I’ll start this review off with a note about the author; Nelson DeMille. I yet to read one of his novels that was not top rate. I haven’t read all of his books (I’m getting close), but this man can write. Thanks a lot Mr. DeMille!
“You couldn’t make a political or diplomatic move in the Middle East without tripping over five thousand years of history and bad blood. That was something the Americans, for instance, never understood. Events that took place three millennia ago were brought up at international conferences as though they had taken place the week before last. Given all that, was there hope for any of them? “But not so strange.”
“The worst thing was watching his body wither away from captivity and malnutrition. His most reliable and powerful tool, becoming this limp and desiccated thing. He touched his left arm beneath the white tunic he was wearing. Already the muscle tone was coming back. It had never fully gone. He had just let them think it had; that his will was spent, that his body had become an impotent object, drained of its lethal venom. They were fooled, and it was the last mistake they ever made.”
In Getaway, two known authors; Nelson DeMille (one of my favorites) and Lisa Scottoline combine forces to write a story using their popular characters; John Corey and Bennie Rosato.
Corey is at a remote lake recuperating from injury when he runs into Rosato who is frantic about something she saw while walking in the woods. It turns out that they are “lake” neighbors and both strong characters.
Mac spent five years fighting for his country in Afghanistan and saw many terrible things. He now scrapes by taking tourists on fishing expeditions out of Key West, Florida. He seems to be at the point where he’ll listen to any reasonable offer as is the case when a secretive group offers him millions of dollars to travel to Cuba to pick up a package. To make matters more tempting, his companion will be an attractive, young woman.
Author Nelson DeMille takes back to the Cold War deep inside Soviet Russia where United States’ “diplomats” work inside Moscow seemingly simultaneously against the KGB and the American diplomatic community…
“I need the truth. The real truth, not the Soviet truth. I need some information on a former Red Air Force training facility…North of Borodino…A former ground school. The Komitet uses it for other purposes. You know the one I mean, don’t you?…but it must not be too important, General, or you’d have told me long ago…It is so important, Colonel, so potentially dangerous for the future of Soviet-American relations and world peace, that it is better left alone…If you know anything about the facility at Borodino, you will know that getting me out of here is a cheap price for what I can tell you…It will blow your mind, Colonel.”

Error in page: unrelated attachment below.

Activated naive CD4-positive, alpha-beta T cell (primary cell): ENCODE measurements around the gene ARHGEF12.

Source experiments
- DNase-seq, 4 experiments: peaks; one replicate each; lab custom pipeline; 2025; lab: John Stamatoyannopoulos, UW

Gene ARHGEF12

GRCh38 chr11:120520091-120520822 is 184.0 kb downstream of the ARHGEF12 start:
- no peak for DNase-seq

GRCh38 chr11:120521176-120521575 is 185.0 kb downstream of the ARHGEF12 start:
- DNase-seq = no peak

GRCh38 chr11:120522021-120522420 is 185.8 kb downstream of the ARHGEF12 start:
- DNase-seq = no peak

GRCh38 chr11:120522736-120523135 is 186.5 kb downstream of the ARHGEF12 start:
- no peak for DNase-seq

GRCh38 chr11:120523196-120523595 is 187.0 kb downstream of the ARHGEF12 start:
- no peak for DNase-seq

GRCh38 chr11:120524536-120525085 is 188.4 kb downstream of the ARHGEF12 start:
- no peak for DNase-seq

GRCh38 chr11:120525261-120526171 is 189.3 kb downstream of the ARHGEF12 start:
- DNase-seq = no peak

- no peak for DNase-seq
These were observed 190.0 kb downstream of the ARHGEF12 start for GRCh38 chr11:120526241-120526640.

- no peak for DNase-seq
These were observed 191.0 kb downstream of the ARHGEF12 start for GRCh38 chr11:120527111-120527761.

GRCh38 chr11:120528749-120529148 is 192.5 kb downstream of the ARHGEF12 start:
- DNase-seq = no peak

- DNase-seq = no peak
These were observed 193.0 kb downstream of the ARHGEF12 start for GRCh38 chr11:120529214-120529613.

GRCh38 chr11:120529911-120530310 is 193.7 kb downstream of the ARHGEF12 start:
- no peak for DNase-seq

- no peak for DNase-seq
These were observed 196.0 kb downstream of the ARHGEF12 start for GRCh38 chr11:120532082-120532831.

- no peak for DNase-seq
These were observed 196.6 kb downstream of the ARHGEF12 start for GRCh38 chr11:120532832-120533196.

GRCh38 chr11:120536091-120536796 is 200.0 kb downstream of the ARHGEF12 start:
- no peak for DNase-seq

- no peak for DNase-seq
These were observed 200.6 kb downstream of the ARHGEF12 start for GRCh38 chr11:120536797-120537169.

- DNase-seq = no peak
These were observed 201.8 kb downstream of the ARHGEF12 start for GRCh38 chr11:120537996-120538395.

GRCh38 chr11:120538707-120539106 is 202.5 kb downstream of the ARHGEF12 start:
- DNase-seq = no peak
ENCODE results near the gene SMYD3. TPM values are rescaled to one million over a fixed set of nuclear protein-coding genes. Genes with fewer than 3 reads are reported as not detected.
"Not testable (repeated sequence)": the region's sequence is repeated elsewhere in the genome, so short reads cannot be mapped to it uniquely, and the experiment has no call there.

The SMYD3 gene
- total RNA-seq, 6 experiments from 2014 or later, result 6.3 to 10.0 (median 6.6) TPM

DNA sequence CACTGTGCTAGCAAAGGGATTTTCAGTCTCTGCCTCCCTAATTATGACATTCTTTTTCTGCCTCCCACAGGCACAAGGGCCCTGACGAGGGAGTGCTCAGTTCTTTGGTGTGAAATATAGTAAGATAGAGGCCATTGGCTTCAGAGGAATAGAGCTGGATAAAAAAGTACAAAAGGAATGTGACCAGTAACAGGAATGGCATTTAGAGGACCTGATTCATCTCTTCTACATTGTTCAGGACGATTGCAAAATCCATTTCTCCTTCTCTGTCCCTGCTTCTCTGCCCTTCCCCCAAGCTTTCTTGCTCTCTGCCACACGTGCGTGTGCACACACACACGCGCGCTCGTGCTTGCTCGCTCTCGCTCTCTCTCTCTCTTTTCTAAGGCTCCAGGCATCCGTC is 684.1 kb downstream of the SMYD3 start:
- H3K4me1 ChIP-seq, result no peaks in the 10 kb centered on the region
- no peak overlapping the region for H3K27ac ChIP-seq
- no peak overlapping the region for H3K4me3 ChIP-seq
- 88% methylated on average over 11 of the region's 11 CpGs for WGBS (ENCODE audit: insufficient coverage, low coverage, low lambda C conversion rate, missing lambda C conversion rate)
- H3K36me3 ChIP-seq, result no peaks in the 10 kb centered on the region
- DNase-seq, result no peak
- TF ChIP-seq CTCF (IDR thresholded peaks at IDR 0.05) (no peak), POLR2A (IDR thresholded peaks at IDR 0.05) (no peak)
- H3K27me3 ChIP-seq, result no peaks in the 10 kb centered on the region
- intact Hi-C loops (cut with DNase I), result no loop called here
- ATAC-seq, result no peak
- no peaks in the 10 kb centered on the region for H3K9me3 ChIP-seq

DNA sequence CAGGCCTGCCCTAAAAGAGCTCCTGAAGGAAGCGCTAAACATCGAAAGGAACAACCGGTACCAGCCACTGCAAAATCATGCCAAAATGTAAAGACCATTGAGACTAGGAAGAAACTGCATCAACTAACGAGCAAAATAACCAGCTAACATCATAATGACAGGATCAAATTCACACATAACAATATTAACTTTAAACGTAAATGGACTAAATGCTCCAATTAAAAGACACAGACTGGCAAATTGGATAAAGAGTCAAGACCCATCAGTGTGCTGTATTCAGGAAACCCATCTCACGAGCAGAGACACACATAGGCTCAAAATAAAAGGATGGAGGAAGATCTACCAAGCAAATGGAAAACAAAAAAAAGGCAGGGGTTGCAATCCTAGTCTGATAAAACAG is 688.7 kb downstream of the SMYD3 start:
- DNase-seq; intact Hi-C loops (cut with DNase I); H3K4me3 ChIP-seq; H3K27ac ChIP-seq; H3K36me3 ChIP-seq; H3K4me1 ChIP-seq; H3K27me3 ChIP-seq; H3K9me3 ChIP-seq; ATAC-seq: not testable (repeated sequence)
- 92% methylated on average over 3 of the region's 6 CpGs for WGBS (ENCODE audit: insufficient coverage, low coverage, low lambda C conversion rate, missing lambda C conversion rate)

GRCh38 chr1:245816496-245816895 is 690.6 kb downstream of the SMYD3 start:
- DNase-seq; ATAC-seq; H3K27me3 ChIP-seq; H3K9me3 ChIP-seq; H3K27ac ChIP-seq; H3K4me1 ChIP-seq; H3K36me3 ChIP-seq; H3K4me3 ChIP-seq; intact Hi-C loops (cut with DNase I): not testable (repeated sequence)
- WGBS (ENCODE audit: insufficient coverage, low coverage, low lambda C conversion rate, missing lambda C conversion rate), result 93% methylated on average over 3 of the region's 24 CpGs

John Corey is back fighting for the safety of the United States against a new enemy who is actually an old enemy. In Radiant Angel Corey faces a diabolical plot when he is on what he thinks is a routine surveillance operation. Author Nelson DeMille creates a spellbinding race against time to stop a plot that could kill millions and bring the country to its knees.
this is the seventh book in DeMille’s John Corey series and it lives up to the standards previously set. There is a minor backstory regarding his wife who was more prominent in the previous novels that makes me look forward to the next novel.
Keith Landry has survived the tumultuous 1960s, the Vietnam war, and a career fighting the Cold War mostly on “enemy” turf only to find himself up against a local cop who happens to be married to the woman Landry left all of those years ago. In Spencerville a man of the world moves back to the small town where he was raised. Things have changed; some of them at least. Landry is not sure why he returned to his parents’ house. They have moved to sunny Florida and have lease most of the family farm fields to others. Something or someone has drawn him back and that may spell trouble…okay it is trouble.
Nelson DeMille has become one of my favorite authors. I only discovered his work a year or so ago, but he has never disappointed. In Up Country DeMille pulls from his experience fighting in Vietnam and I have to wonder how much detail revealed by character Paul Brenner was actually DeMille’s.
In the novel Brenner is a retired Army investigator from the Criminal Investigation Division. He is asked by a former superior to investigate a crime. The only problem is that the crime was perpetrated in Vietnam…thirty years ago. So Mr. Brenner begins his journey back to his past on what seems to be a secret mission though he is suspicious that there is more to the investigation that he has been told.